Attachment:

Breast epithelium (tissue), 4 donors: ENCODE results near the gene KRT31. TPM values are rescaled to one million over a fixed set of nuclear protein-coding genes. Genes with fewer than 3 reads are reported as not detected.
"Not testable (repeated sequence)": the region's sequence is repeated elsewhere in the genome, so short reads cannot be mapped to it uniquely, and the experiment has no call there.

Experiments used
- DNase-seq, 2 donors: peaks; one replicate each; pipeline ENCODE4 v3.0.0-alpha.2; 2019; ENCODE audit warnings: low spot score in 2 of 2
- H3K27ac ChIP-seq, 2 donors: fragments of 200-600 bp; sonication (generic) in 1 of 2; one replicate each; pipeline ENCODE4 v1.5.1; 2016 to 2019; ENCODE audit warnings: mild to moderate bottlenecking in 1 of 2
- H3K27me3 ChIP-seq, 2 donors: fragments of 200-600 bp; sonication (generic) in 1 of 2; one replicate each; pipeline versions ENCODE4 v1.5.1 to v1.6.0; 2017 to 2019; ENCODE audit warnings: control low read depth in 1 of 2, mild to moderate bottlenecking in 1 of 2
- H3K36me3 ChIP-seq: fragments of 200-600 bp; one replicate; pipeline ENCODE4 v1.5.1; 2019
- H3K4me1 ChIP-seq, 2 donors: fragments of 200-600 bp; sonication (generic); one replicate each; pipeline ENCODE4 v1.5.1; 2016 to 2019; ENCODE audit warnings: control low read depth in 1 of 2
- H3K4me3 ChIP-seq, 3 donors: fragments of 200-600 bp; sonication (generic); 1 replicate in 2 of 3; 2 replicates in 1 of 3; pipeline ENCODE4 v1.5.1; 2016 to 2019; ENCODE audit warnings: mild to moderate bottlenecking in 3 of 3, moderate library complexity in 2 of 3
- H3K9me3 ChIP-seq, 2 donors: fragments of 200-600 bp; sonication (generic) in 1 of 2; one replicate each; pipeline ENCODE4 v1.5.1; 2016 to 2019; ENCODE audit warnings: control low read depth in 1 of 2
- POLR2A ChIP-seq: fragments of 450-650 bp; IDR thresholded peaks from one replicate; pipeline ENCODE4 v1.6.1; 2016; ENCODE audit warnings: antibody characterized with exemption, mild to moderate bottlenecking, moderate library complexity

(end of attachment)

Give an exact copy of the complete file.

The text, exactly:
Breast epithelium (tissue), 4 donors: ENCODE results near the gene KRT31. TPM values are rescaled to one million over a fixed set of nuclear protein-coding genes. Genes with fewer than 3 reads are reported as not detected.
"Not testable (repeated sequence)": the region's sequence is repeated elsewhere in the genome, so short reads cannot be mapped to it uniquely, and the experiment has no call there.

Experiments used
- DNase-seq, 2 donors: peaks; one replicate each; pipeline ENCODE4 v3.0.0-alpha.2; 2019; ENCODE audit warnings: low spot score in 2 of 2
- H3K27ac ChIP-seq, 2 donors: fragments of 200-600 bp; sonication (generic) in 1 of 2; one replicate each; pipeline ENCODE4 v1.5.1; 2016 to 2019; ENCODE audit warnings: mild to moderate bottlenecking in 1 of 2
- H3K27me3 ChIP-seq, 2 donors: fragments of 200-600 bp; sonication (generic) in 1 of 2; one replicate each; pipeline versions ENCODE4 v1.5.1 to v1.6.0; 2017 to 2019; ENCODE audit warnings: control low read depth in 1 of 2, mild to moderate bottlenecking in 1 of 2
- H3K36me3 ChIP-seq: fragments of 200-600 bp; one replicate; pipeline ENCODE4 v1.5.1; 2019
- H3K4me1 ChIP-seq, 2 donors: fragments of 200-600 bp; sonication (generic); one replicate each; pipeline ENCODE4 v1.5.1; 2016 to 2019; ENCODE audit warnings: control low read depth in 1 of 2
- H3K4me3 ChIP-seq, 3 donors: fragments of 200-600 bp; sonication (generic); 1 replicate in 2 of 3; 2 replicates in 1 of 3; pipeline ENCODE4 v1.5.1; 2016 to 2019; ENCODE audit warnings: mild to moderate bottlenecking in 3 of 3, moderate library complexity in 2 of 3
- H3K9me3 ChIP-seq, 2 donors: fragments of 200-600 bp; sonication (generic) in 1 of 2; one replicate each; pipeline ENCODE4 v1.5.1; 2016 to 2019; ENCODE audit warnings: control low read depth in 1 of 2
- POLR2A ChIP-seq: fragments of 450-650 bp; IDR thresholded peaks from one replicate; pipeline ENCODE4 v1.6.1; 2016; ENCODE audit warnings: antibody characterized with exemption, mild to moderate bottlenecking, moderate library complexity